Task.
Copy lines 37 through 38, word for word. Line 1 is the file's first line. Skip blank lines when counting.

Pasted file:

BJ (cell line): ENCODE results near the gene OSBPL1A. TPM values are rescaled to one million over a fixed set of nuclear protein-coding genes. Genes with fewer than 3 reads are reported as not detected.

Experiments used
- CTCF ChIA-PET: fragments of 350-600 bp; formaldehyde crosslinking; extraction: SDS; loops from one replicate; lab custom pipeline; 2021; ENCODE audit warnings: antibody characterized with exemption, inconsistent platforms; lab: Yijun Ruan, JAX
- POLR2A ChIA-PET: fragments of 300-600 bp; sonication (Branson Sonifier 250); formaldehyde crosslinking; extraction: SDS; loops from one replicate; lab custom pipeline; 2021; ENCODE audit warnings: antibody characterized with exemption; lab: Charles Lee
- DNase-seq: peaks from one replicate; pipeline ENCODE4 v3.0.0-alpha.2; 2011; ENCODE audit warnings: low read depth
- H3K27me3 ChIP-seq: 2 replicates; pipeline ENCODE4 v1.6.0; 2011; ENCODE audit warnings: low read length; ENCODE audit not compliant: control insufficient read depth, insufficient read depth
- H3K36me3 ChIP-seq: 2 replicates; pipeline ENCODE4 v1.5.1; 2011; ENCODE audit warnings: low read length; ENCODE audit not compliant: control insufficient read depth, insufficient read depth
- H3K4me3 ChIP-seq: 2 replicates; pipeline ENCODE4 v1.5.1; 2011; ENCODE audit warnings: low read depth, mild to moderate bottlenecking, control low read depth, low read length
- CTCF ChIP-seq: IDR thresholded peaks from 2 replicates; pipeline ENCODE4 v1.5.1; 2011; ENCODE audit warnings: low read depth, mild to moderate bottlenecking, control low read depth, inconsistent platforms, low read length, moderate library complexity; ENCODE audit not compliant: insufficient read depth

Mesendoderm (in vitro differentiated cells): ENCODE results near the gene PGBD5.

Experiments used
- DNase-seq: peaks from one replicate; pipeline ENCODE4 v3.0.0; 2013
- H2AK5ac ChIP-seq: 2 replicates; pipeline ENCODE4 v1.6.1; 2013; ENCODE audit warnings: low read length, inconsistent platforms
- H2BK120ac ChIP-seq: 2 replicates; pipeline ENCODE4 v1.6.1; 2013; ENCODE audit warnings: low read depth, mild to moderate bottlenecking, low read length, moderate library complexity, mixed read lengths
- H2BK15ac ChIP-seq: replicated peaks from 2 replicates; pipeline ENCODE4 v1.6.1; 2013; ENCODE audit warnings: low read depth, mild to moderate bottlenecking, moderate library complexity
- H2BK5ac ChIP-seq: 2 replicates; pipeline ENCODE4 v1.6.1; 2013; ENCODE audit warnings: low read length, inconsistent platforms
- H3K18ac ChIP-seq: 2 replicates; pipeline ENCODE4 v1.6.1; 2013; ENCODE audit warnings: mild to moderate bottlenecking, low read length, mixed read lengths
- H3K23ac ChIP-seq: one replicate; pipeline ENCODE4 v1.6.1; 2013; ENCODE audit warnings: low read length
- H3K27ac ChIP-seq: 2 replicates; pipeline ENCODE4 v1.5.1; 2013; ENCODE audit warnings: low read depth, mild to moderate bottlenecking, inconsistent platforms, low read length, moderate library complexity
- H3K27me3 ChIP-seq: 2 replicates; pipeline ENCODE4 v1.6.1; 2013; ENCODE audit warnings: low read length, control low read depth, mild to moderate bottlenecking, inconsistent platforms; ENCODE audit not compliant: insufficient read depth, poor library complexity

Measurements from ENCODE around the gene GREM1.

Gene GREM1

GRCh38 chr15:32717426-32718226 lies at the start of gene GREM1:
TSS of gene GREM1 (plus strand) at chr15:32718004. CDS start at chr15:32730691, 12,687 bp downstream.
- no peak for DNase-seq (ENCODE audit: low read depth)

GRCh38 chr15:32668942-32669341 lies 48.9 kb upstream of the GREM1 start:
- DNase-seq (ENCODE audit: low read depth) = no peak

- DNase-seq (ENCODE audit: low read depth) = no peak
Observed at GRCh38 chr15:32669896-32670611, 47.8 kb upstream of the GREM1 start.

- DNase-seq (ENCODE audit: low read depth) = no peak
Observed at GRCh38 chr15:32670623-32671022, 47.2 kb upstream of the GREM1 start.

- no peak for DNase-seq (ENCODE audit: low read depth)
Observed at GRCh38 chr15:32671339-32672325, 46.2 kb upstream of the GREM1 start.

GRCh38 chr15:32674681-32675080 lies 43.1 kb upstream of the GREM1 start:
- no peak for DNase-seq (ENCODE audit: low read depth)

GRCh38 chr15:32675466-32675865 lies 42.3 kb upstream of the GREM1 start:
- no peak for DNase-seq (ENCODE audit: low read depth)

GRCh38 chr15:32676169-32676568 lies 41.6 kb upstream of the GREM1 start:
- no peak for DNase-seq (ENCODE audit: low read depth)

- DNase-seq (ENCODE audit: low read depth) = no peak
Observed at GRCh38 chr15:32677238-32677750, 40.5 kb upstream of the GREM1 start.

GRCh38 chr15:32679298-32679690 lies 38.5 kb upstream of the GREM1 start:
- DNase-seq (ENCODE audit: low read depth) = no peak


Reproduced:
- no peak for DNase-seq (ENCODE audit: low read depth)

GRCh38 chr15:32676169-32676568 lies 41.6 kb upstream of the GREM1 start: